On February 15, Dunn was found guilty on four charges, including three for attempted second-degree murder on the other teens in the car, but the jury could not come to a decision on the first-degree murder charge tied to Davis' death. In their article on the verdict, CNN inaccurately reported that "stand your ground wasn't used by Dunn":
The incomplete finale to this emotional, hot-button trial -- partly because of the fact Dunn is white and the teenagers who were shot at, including Davis, are black -- echoed George Zimmerman's trial for the killing of 17-year-old Trayvon Martin about 120 miles down the road in Sanford, Florida. While stand your ground wasn't used by Dunn, his lawyers did argue that he fired in self-defense.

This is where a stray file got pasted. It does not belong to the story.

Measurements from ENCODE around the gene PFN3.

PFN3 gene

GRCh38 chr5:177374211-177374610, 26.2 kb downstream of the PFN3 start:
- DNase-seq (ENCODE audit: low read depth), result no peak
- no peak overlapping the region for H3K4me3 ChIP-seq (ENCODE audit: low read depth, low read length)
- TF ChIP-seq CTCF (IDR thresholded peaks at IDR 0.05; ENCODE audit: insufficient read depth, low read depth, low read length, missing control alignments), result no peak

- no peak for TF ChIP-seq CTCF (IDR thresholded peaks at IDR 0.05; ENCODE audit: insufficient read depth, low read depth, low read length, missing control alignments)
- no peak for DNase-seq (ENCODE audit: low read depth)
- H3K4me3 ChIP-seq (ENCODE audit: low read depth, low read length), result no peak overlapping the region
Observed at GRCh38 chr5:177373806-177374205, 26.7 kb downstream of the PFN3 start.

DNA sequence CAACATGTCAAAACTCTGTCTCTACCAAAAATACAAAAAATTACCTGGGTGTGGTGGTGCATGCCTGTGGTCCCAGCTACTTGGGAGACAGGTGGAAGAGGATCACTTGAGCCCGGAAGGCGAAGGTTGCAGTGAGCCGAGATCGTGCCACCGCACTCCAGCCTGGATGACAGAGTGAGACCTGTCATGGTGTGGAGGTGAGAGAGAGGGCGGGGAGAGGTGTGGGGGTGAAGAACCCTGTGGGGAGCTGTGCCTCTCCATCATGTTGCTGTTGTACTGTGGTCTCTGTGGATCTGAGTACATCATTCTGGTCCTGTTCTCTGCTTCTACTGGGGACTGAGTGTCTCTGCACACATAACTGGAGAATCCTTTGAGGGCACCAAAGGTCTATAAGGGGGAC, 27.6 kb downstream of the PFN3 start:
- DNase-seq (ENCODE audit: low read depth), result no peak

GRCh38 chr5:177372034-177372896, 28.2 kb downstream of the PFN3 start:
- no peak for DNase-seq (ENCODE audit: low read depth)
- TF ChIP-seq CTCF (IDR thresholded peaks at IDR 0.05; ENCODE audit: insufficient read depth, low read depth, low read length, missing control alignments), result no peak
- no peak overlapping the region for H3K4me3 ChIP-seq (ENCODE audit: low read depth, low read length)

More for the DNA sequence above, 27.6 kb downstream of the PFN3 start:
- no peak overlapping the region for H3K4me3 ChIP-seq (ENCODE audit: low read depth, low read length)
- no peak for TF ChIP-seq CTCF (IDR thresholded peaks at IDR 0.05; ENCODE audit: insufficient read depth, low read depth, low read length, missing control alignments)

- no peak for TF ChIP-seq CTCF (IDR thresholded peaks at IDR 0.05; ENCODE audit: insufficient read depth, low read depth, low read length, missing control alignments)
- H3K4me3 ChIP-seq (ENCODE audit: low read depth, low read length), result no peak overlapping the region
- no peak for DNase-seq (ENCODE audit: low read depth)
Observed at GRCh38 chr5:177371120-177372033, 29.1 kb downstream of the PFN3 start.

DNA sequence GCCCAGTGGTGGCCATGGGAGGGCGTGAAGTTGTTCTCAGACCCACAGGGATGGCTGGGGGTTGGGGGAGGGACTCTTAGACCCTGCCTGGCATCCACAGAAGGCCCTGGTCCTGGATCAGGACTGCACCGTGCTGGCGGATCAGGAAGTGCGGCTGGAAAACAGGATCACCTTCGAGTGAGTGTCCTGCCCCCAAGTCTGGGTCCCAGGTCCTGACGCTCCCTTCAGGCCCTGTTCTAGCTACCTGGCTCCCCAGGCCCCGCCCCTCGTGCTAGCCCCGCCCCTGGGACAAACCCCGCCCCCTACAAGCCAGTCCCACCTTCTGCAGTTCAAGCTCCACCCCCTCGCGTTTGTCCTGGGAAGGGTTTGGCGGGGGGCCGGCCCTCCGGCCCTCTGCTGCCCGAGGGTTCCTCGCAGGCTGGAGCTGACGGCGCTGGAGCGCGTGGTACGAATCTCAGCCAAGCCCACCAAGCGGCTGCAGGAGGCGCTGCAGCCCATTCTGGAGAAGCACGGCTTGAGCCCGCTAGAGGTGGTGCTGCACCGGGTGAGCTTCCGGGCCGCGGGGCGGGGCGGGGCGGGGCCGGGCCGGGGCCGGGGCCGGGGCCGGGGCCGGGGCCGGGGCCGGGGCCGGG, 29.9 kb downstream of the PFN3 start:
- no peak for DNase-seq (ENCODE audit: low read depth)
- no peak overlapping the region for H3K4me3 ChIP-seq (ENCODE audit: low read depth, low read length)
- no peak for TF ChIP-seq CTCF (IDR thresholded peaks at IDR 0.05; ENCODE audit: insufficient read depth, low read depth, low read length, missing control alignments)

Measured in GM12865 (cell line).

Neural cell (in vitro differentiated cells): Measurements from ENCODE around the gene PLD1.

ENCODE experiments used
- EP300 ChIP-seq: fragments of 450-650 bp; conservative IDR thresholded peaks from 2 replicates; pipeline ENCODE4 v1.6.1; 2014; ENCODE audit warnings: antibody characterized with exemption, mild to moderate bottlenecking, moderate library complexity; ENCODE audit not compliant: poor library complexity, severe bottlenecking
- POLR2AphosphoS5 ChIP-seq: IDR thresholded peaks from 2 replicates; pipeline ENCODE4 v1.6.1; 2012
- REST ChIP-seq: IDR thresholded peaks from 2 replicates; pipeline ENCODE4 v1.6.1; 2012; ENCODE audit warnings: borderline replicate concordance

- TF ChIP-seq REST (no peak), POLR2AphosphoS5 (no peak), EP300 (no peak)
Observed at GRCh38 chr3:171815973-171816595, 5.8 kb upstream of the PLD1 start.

In fact, "Stand Your Ground" is embedded in the Florida statute dealing with the "use of deadly force" in self-defense, and was specifically cited by Dunn's lawyer and noted in the judge's instructions to the jury. During closing arguments, Dunn's lawyer Cory Strolla explained, "His honor will further tell you that if Michael Dunn was not engaged in an unlawful activity and was attacked in a public place where he had a legal right to be, a public parking lot asking for a common courtesy, saying thank you, trying to tell the guy I said thank you. He had no duty to retreat and had the right to stand his ground and meet force with force, including deadly force." Strolla later added of the law, "It's not because I wrote it. It's not cause I like it. We're not here to change it and we're not here to fight it. We're here to apply it."